By Danielle Miller
Community members stood together late Wednesday afternoon at Walker Square Park in Milwaukee to send a message to their neighbors: that they are protected and wanted.
The march, which was organized by Young People’s Resistance Committee of Milwaukee, featured testimonies from community members who were affected by the repeal of the program known as Deferred Action for Child Arrivals, or DACA.
“We will not stand still as Trump and the politicians in Washington continue to play with our lives and the lives of our immigrant people,” said Marcela Aguilar Monroy, a DACA recipient and YPRC leader, “We want to let our community know that we have their back.”
The redaction of the DACA program is estimated to affect the lives of 800,000 people living in the U.S. affecting students, workers, and community members around the country.
“Kids are afraid,” said Roberta Thurstin-Timmerman who felt that children and families were being targeted, “It’s not what I believe our country is about.”
The “dreamers” who marched and chanted about immigration reform and the actions against deportation, as well as education and legalization for all.
“A lot of students who are dreamers have been here since they were 4 or 5 years-old, this is their home,” said Mitch Burtard, who is a local middle school principal.
Burtard said wanted to march because he believed a human is a human, regardless of where they immigrated from.
The march started from Walker park to National Avenue where marchers filled the four-lane road. The parade of activists continued onto Cesar Chavez Dr. and was greeted by people hanging out of brightly colored homes to wave at those who passed by, singing and clapping along to chants.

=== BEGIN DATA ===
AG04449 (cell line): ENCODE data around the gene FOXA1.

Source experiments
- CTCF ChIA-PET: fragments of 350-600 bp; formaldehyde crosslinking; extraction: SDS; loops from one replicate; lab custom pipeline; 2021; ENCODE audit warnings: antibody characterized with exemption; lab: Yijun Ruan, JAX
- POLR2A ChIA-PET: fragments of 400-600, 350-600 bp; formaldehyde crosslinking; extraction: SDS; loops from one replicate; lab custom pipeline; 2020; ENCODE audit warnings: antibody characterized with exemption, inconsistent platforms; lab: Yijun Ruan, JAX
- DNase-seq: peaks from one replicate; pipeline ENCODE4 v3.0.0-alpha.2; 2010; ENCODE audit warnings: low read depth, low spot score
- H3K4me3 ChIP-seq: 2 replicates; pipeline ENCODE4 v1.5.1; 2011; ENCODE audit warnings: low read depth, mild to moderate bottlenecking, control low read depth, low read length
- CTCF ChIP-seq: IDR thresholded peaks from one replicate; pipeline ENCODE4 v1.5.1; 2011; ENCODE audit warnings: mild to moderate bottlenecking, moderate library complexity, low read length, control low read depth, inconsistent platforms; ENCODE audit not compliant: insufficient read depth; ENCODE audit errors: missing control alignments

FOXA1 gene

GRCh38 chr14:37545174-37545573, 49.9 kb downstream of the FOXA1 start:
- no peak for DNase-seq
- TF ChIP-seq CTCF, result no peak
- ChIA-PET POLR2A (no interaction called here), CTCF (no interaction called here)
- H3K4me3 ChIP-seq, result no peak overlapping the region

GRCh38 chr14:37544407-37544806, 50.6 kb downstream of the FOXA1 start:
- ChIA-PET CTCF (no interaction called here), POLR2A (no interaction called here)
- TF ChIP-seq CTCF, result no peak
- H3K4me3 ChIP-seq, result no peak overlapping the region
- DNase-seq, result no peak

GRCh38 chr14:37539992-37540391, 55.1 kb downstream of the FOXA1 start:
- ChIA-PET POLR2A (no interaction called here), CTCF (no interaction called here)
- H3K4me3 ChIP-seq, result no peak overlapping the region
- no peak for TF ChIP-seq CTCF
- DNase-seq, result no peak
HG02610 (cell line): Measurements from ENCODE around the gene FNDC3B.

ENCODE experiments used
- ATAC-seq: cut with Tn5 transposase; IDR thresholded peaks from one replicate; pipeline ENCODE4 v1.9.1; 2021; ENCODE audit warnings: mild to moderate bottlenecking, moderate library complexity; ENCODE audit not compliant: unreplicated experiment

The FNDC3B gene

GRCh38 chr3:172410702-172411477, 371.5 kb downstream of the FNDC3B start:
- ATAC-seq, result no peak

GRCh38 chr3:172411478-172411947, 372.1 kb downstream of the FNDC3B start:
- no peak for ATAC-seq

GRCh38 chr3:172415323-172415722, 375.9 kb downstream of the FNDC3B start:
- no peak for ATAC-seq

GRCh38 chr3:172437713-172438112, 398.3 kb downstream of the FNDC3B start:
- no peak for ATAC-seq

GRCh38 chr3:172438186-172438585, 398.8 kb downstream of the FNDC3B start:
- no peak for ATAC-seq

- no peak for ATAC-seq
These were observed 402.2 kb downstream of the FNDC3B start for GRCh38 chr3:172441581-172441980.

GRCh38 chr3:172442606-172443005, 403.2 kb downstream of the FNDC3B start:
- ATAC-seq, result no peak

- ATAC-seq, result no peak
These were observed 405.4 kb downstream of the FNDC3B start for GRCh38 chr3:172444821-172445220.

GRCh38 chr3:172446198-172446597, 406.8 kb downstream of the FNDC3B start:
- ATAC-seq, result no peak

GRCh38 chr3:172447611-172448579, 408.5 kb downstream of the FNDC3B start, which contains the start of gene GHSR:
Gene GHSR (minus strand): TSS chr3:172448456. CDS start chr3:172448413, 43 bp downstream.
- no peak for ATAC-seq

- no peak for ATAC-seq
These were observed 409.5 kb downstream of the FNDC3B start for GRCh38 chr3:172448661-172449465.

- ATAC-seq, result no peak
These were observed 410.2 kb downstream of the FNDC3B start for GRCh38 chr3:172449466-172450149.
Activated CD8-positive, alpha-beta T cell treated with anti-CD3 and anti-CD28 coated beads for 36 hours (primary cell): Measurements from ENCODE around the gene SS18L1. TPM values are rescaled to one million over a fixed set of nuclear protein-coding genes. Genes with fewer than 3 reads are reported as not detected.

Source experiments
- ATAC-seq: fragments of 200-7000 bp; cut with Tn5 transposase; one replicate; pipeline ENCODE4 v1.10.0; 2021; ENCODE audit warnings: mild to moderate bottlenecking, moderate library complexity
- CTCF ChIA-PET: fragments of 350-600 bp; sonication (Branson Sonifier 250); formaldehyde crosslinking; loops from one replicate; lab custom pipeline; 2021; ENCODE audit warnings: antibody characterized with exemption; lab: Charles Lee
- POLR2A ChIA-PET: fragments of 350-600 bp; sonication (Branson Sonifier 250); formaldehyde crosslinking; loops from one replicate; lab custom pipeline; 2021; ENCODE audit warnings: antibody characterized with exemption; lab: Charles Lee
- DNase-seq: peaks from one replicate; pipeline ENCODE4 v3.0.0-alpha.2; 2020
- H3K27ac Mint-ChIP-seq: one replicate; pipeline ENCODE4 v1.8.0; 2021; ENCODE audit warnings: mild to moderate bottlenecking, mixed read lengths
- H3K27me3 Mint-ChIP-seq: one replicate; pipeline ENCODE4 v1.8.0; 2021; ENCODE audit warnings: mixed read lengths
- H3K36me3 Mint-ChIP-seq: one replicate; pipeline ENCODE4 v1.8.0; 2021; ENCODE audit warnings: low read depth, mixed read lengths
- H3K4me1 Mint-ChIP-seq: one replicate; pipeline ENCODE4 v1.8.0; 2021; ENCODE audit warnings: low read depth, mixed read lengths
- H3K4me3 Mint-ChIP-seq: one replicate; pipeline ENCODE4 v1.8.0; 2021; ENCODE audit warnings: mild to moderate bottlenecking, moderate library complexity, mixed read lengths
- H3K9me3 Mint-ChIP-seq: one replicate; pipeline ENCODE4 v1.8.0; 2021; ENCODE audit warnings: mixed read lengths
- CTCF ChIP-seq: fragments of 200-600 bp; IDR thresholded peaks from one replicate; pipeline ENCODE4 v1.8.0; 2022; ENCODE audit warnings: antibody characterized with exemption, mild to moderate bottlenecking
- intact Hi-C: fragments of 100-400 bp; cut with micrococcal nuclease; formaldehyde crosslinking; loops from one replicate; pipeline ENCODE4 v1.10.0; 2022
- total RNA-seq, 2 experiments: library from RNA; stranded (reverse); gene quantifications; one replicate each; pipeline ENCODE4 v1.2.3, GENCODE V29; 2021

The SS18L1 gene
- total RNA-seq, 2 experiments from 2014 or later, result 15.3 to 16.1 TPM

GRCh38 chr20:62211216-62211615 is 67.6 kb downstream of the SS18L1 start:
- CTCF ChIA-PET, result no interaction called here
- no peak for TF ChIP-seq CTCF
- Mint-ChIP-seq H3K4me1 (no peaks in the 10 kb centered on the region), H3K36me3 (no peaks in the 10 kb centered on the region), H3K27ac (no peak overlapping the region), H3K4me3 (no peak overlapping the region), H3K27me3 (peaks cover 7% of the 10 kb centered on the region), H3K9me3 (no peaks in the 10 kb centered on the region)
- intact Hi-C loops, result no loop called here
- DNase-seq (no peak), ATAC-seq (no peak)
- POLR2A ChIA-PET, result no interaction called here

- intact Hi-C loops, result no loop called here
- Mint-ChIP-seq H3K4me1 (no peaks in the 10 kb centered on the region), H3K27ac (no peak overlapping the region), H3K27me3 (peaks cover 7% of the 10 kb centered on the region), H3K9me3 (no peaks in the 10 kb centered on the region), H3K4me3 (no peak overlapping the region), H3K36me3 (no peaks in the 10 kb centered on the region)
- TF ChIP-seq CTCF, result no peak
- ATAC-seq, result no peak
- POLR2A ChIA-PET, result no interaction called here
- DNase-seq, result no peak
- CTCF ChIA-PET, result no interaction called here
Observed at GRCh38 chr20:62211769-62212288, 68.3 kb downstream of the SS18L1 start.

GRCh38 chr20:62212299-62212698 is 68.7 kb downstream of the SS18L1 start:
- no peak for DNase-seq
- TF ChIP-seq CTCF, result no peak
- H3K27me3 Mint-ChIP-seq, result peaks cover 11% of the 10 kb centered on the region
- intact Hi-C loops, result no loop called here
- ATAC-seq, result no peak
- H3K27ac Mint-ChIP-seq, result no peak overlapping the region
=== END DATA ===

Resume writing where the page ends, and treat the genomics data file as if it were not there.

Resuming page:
One testimony that was read aloud while crowds gathered at Walker Square Park was from a single mom who said that the DACA program gave her eldest child hope that he could accomplish his dreams.
“Trump’s actions crushed the youth known as dreamers and their families who hoped,” the single mother said, “We are not the criminals they paint us to be, we only want to get ahead.”
Sorority sisters from the multicultural Zeta Sigma Chi participated in the event, all holding signs that showed their solidarity with DACA, one sign saying “Keep the Kids, Deport the Racists.”
“My mom called me crying,” Kat Lopez said, and that her mother worried about what the repercussions would be for her daughter, who is a DACA recipient, but the support her sorority sisters and community members had gave her hope.
“It’s more than just the 800,000 people being affected by this,” said Vicki Villarreal, who is apart of Zeta Sigma Chi Multicultural Sorority, “It’s their families and friends too.”
Member of the Young People’s Resistance Committee, Monroy spoke to those who attended the march and said that while DACA wasn’t a perfect program, comparing its services to scrapes, it was a starting point to greater reform, and that President Trump’s decision to repeal the program is “proof that the Trump Administration is attacking the immigrant population.”
“We marched here because this is our community,” Monroy said about marching around the South side, “We will build our own sanctuary.”